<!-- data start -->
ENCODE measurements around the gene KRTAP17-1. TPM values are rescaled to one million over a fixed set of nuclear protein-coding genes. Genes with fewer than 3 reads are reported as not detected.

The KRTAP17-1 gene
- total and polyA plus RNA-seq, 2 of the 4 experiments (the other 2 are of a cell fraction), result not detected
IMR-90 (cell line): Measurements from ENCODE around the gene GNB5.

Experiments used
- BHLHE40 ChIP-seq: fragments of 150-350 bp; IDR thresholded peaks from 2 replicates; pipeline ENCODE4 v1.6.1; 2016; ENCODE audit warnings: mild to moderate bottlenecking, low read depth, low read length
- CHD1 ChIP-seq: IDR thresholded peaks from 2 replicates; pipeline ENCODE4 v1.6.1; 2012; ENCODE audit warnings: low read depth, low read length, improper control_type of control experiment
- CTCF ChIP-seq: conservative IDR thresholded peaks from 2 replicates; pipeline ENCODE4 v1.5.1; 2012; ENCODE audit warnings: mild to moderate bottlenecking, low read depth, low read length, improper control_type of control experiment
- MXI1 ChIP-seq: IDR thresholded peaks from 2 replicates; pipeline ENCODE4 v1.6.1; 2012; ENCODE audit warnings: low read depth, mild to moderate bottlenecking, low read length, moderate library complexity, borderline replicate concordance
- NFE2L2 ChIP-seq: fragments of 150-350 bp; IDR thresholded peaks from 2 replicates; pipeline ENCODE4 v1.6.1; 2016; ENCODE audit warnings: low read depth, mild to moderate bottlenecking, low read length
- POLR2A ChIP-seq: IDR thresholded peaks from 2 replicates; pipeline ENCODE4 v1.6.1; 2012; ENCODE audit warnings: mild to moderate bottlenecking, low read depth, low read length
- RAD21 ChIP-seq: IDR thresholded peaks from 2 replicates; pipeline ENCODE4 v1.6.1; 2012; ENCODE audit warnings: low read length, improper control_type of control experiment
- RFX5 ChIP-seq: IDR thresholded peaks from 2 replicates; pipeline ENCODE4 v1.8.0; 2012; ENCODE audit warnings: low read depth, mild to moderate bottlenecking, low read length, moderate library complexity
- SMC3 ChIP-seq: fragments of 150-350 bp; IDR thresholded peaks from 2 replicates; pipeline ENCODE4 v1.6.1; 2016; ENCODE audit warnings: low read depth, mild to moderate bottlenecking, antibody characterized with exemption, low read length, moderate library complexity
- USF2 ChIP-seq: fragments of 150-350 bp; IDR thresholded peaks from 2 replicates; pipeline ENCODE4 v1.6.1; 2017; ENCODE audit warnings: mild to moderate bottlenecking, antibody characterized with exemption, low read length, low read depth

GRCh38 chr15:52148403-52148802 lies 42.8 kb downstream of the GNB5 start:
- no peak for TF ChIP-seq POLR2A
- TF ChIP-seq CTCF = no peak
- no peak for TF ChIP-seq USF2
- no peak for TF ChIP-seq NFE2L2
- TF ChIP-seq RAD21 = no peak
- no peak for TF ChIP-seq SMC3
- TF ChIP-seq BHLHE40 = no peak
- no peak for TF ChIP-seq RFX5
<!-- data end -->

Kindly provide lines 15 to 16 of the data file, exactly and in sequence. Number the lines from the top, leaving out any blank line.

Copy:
- USF2 ChIP-seq: fragments of 150-350 bp; IDR thresholded peaks from 2 replicates; pipeline ENCODE4 v1.6.1; 2017; ENCODE audit warnings: mild to moderate bottlenecking, antibody characterized with exemption, low read length, low read depth

GRCh38 chr15:52148403-52148802 lies 42.8 kb downstream of the GNB5 start: